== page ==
The Butcher’s Boy by Michael Robb – Review by Martha A. Cheves, Author of Stir, Laugh, Repeat
“The prosecution has sickened us with grizzly photographs of the crime scene. They have brought in experts and skilled technicians. They have dazzled us with their qualifications and then had us listen to their various opinions as to what happened to those three children and their living mother.” He heaved in a sigh and then began pacing slowly as he drew the jury in. “They have produced lab findings, coroner’s reports, officers’ testimonies and arrest documentation. They have paraded witness after witness before us but not one of them could say they saw who murdered the Buxly family, or why. Why did they bore us to tears with all of this irrelevant information and then tear out our heats with those photos of young Elizabeth Buxly?”… “I’ll tell you why. It is because they have no evidence that the defendant did this. This has all been a smoke screen. There is so much reasonable doubt here that I cannot believe we are even having this lengthy trial at all.”
This was part of Defense Attorney Richard King’s closing statement to the jury in the murder trial of William H. Buxly who has been accused of brutally murdering his wife, two daughters, son and then setting fire to the house. Along with the massacre at his home, many believed him to be responsible for the attack on a couple of young girls that were assaulted and had their throats slashed. One hard enough to cause decapitation. But, with witnesses that placed Buxly at various places that would make it seem totally impossible for him to have committed the crimes against his family, he was sure to be found "Not Guilty." That just wasn’t to be. Buxly was found "Guilty," sentenced to death, and five years later was executed, still claiming his innocence.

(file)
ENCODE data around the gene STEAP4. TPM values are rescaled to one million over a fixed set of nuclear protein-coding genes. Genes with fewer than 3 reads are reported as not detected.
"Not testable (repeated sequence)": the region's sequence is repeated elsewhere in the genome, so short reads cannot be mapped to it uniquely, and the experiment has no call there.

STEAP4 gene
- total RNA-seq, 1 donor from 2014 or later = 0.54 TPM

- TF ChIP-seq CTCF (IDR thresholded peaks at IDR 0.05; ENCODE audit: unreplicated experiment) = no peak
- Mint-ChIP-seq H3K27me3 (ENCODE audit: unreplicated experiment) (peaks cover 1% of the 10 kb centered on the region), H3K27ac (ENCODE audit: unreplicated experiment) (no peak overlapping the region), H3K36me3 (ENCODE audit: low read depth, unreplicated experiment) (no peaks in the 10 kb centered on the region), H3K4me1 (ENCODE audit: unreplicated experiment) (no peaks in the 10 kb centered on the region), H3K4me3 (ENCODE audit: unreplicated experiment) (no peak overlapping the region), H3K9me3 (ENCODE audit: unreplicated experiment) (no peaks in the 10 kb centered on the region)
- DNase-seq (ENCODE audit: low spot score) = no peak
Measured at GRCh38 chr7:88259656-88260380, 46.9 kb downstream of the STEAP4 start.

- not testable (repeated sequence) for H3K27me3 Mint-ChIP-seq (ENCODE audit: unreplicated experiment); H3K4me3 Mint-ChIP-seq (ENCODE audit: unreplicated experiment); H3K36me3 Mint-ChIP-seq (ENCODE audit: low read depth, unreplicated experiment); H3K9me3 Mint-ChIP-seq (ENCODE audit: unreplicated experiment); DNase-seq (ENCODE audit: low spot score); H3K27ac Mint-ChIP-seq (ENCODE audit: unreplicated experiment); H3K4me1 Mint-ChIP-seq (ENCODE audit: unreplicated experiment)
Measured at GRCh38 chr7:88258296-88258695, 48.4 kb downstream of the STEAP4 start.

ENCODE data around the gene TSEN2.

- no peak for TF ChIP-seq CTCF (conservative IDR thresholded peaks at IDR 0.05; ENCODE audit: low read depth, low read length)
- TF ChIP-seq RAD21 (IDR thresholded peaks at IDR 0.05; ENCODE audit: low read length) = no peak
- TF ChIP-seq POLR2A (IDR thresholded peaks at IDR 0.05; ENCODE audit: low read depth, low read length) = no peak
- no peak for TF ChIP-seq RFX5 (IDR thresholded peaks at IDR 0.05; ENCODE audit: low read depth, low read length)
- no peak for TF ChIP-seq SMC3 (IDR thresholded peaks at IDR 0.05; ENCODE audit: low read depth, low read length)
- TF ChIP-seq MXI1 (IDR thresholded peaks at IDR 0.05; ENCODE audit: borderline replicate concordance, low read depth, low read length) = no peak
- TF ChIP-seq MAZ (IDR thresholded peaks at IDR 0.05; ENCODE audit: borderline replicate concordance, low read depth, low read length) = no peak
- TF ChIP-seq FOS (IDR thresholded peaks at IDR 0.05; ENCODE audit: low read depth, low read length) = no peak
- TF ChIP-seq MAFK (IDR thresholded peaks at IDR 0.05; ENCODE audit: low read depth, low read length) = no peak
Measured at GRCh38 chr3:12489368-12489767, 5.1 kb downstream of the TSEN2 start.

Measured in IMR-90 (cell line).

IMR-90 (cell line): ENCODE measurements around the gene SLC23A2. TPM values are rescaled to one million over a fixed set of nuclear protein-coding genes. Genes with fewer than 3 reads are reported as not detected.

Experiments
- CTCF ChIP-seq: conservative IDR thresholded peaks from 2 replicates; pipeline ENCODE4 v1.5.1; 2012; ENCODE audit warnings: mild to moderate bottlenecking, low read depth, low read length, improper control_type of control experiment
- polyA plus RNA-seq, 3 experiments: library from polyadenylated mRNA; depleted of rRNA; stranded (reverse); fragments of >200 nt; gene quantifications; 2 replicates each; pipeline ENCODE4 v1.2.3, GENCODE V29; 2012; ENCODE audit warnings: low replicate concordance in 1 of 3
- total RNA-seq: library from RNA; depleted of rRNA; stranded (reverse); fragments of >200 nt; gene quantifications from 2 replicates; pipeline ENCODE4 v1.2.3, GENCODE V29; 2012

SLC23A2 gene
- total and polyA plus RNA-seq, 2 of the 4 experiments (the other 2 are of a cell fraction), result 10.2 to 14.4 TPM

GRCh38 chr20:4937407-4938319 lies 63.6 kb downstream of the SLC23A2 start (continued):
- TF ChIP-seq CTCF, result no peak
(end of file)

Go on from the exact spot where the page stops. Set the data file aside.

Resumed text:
As part of his defense fee, Richard King acquired the home where William Howard Buxly, better known as “Buxly The Butcher,” supposedly butchered his family. A year after Buxly’s execution, King was found dead in the home. Years later the house was bought by Janet Hale for herself, her son Michael, and their dog Lucy.
Their first scare came when they found a local bum called Willie Tee hanging around the house. Willie lived part of his life down by the railroad tracks, and the other part at Hope House, which turned out to be a shelter run by Steve Duncan. When Janet met Steve, the sparks between them flew and they soon became an item. But as it turned out, Willie was only the beginning of the problems they were soon to deal with. It turned out that the house was haunted by none other than those who had been murdered there, and they were visiting Michael in the attempt to get their message across that he and his mother were both in danger. This, as well as his discovery that the murders of young girls had started back up again, leads Michael to believe that someone that was supposed to be dead wasn’t really dead, and he was determined to find out who that person might be.
The Butcher’s Boy kept me wanting to read more and more. I had my ideas as to who was actually committing the murders, but couldn’t quite come up with the why nor how. My suspicions turned out to be correct, but his punishment was something I would have never guessed happening. All-in-all, The Butcher’s Boy became an on the edge of the seat read, keeping me glued to every page.
Publisher: Michael Robb Mathias Jr.
aka M. R. Mathias